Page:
In the end, Will joins forces with the Palanese. I thought this was strange, perhaps because I’m not as cynical as Will was. I found the Palanese to be a little too sure of themselves for my liking. But whatever the reason, Will loves their ideal society and “sees” things for the first time towards the end, when he takes the moksha-medicine, a hallucinogenic drug.
He chooses not to betray the confidences of his new friends, but it doesn’t matter. As the book closes, Colonel Dipa rolls in with Murugan and proclaims Pala to be part of Greater Rendang. Nobody on Pala has any weapons, so we are left to assume that the forbidden life is over.
The society on Pala has many similarities with the Others and the DHARMA Initiative on the Lost Island. The book was conveniently placed at the end of season two to get us thinking about the Others before season three got underway. With the benefit of retrospect, we see that themes and events from Pala pop up in seasons three through six.
The most obvious example is the forbidden nature of Pala itself. Like the Island in Lost, Pala is home to a select few and those select few would like to keep it that way. Both groups think that outsiders would endanger their current way of life. And in both cases they are right. Colonel Dipa and the soldiers from Rendang mean to destroy the Palanese way of life to allow for oil interests and capitalism to predominate. Similarly, Ben Linus fears Charles Widmore will retake the Island and change the Others’ way of life.
Much of the thinking of Pala residents was similar to what we found out about the DHARMA Initiative in season five. Palanese scientists have set up various stations throughout Pala to study different areas of science – similar to the DHARMA stations on the Island. Both seem to be intent on fusion Eastern religions and sensibilities (yoga, dharma, namaste, etc.) with Western science. The people of Pala are into yoga, kama sutra-like things, and what we would now call alternative medicine. Yet they also were ahead of their time with birth control, psychology, and physical sciences. They were able to do so because of their Utopian society and the fact that everyone could get on board with their sometimes controversial plans.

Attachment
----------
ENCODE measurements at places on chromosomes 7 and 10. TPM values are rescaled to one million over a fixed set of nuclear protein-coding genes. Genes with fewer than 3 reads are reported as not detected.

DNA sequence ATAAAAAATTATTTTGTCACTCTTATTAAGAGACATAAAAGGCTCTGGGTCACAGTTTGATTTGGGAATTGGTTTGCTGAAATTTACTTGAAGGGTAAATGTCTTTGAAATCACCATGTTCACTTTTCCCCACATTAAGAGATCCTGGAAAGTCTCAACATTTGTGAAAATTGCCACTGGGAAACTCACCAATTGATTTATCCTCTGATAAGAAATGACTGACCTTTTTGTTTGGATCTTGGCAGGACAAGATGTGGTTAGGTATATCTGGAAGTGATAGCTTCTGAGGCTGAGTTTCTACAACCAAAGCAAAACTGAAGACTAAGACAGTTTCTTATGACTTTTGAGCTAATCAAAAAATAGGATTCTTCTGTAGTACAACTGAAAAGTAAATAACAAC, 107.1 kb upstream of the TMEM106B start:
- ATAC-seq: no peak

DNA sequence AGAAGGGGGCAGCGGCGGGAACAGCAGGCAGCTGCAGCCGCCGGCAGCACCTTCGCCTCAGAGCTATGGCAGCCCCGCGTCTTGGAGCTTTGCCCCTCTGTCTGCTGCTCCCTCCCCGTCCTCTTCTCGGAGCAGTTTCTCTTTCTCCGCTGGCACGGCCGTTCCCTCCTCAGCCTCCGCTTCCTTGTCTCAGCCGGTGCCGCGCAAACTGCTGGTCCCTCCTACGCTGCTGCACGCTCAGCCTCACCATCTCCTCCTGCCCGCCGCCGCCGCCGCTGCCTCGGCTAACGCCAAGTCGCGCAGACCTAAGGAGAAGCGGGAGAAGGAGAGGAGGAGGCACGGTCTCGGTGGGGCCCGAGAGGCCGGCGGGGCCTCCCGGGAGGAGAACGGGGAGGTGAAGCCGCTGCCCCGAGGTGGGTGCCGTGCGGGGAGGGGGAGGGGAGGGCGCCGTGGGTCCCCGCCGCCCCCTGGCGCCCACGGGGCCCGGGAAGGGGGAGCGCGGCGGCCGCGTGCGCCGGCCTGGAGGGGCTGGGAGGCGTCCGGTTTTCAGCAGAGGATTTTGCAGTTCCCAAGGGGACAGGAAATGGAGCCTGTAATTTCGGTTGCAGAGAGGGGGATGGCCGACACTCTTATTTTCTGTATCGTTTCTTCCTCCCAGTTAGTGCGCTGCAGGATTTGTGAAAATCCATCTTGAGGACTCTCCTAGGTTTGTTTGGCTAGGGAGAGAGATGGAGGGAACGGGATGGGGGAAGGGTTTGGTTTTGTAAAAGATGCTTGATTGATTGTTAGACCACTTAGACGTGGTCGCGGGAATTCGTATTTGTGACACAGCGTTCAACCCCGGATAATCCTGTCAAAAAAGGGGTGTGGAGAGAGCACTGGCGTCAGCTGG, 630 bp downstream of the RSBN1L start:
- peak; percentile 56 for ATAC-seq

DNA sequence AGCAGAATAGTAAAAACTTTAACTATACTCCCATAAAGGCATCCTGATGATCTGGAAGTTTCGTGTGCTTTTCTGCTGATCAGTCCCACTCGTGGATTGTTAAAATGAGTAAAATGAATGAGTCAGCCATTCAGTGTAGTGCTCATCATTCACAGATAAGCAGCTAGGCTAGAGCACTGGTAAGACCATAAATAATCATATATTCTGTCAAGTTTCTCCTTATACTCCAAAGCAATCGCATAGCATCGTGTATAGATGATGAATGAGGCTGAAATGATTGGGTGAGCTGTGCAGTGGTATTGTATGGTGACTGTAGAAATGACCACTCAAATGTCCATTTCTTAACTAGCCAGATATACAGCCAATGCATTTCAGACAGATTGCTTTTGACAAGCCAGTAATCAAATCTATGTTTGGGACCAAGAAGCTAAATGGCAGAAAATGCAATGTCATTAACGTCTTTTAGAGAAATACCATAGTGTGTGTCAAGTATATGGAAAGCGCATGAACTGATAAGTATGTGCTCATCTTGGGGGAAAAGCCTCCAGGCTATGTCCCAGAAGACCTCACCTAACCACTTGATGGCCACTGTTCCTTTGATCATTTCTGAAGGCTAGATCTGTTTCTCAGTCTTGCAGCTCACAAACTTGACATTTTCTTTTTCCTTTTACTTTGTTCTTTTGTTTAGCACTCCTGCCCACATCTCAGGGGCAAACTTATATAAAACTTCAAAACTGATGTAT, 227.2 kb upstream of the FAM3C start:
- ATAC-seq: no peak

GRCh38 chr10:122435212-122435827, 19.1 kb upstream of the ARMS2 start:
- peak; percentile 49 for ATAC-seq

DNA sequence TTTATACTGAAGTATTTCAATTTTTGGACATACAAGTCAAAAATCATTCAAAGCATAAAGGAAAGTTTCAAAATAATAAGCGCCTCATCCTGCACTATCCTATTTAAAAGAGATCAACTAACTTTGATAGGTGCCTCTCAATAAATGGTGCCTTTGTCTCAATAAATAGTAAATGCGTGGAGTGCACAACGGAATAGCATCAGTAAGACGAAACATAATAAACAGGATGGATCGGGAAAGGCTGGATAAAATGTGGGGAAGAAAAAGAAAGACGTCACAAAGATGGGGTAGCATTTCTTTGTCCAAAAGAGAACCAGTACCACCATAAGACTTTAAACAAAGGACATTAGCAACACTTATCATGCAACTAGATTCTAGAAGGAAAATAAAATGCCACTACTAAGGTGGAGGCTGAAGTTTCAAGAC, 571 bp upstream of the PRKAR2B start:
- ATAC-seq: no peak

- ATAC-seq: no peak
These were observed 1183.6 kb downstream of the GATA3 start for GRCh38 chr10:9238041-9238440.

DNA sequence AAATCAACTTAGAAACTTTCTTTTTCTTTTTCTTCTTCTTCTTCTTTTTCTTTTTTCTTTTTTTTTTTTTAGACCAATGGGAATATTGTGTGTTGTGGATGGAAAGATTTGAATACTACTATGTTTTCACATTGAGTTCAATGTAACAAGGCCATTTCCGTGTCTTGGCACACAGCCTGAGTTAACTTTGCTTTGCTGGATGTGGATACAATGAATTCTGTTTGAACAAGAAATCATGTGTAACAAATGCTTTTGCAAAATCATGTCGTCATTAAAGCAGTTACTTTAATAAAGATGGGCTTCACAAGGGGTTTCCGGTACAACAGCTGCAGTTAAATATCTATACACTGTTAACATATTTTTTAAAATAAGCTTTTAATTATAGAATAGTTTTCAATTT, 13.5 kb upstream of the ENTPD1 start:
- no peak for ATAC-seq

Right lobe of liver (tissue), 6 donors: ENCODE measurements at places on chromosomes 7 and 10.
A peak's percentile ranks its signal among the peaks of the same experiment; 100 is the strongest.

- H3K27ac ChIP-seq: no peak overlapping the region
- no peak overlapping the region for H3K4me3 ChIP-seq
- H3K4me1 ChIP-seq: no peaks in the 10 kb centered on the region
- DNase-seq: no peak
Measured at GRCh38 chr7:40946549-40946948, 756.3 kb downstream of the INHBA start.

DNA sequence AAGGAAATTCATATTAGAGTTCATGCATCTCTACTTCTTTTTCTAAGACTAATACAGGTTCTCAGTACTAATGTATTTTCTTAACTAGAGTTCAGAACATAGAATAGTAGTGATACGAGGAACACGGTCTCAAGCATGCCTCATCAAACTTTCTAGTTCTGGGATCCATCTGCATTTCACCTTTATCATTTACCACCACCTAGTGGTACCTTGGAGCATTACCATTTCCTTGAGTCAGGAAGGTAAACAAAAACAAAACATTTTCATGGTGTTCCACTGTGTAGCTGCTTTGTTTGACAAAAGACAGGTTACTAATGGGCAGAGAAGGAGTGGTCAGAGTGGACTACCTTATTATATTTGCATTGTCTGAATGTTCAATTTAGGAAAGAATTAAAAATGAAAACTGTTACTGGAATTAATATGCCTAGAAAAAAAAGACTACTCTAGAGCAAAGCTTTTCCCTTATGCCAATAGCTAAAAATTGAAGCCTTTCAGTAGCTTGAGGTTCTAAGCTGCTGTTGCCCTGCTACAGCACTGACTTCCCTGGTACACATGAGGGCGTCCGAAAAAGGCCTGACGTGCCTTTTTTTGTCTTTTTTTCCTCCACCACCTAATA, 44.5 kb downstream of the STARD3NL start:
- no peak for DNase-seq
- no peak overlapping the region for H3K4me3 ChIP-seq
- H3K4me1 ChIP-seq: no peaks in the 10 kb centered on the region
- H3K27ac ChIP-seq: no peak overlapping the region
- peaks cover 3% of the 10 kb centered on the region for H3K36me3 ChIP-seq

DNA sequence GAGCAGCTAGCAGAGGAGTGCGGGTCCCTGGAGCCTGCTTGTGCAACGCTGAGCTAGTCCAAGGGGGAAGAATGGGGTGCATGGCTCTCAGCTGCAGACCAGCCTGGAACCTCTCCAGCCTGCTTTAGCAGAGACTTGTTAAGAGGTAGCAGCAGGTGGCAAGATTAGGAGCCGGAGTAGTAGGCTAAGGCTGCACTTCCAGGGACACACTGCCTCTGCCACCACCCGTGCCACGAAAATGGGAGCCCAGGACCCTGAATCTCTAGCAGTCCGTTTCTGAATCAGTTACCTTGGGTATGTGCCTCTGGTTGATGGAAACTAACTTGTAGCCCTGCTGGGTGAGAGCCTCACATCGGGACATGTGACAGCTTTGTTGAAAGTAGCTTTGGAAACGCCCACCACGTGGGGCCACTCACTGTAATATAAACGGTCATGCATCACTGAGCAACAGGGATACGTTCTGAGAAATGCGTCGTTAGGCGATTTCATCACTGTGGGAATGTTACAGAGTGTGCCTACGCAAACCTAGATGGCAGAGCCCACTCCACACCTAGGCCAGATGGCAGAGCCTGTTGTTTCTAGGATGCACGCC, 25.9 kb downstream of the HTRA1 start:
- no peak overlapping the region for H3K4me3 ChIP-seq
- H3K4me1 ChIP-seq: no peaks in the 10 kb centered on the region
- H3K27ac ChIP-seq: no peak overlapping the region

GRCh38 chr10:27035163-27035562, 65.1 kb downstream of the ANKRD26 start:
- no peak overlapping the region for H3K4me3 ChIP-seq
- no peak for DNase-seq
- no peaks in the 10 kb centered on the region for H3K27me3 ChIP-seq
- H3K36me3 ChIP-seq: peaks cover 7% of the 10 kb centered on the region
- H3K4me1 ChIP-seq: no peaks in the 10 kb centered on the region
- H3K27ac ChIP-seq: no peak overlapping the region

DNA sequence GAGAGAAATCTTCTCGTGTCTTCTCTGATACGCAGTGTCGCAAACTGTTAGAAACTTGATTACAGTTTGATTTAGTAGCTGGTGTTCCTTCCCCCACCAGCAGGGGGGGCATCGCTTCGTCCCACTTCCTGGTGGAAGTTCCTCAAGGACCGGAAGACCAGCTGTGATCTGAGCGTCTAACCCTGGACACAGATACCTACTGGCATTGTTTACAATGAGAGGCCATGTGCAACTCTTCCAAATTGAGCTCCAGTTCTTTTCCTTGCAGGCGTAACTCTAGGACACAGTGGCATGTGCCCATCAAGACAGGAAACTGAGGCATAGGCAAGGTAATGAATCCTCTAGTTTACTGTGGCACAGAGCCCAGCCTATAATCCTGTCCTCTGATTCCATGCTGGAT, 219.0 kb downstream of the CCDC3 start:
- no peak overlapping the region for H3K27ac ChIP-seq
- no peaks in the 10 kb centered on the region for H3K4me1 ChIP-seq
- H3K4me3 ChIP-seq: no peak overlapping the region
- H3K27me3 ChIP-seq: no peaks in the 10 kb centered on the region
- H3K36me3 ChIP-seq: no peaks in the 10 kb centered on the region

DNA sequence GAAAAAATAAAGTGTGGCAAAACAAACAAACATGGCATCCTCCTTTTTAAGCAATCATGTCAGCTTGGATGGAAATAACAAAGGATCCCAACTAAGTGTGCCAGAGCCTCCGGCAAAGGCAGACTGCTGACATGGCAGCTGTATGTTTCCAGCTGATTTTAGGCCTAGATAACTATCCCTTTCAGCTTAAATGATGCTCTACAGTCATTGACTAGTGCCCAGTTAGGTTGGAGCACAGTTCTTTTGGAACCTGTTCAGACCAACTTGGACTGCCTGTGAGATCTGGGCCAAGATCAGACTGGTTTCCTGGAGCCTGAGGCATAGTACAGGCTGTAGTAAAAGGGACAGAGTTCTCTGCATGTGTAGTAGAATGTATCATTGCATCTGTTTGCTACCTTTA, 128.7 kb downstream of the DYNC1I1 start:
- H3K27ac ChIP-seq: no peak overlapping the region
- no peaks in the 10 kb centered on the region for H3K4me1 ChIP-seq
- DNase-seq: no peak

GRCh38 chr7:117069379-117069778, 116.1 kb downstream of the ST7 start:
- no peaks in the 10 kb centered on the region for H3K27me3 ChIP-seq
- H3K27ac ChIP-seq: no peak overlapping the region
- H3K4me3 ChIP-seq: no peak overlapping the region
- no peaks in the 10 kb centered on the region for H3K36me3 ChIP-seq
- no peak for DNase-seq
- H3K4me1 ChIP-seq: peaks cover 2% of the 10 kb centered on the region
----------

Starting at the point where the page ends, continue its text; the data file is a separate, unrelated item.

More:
The DHARMA Initiative had similar goals, but their methodology was backwards. They had stations to study zoology, psychology, medicine, etc. in an attempt to create a Utopian society. They eventually failed because they spent too much time fighting the Others. Pala succeeded in creating a Utopian society, but it too failed because they didn’t spend enough time on defense. Both failures lead us to question whether a Utopian society truly is viable.
The Western science and Eastern religion also later plays into the Temple Others in season six. Like Deep River, this gives us a sense of what the Temple Others may have been like. Perhaps the Others were trying to build a utopia of their own. Certainly many of the goals of the Palanese were similar to the goals of the Others.
There were two other quick, cute similarities between the two books that don’t really fit in elsewhere. First, Jack waking up on the Island is definitely a nod to Will Farnaby waking up on Pala. Both are disheveled and struggle to regain their bearings amidst an unknown jungle. Second, Dr. Andrew MacPhail is originally brought by the Island to relieve the then Raja’s cancerous tumor, similar to why Ben Linus brought Jack to the Others’ camp.
This was one of my least favorite books in the Literature of Lost. Like many of my own blog posts, the idea was good but the execution was poor. Too often it was like reading a list of what Huxley wanted in a Utopian society. There is nothing wrong with this if you are a social psychologist, but for someone whose only Huxley experience was Brave New World, it was a bit of a disappointment.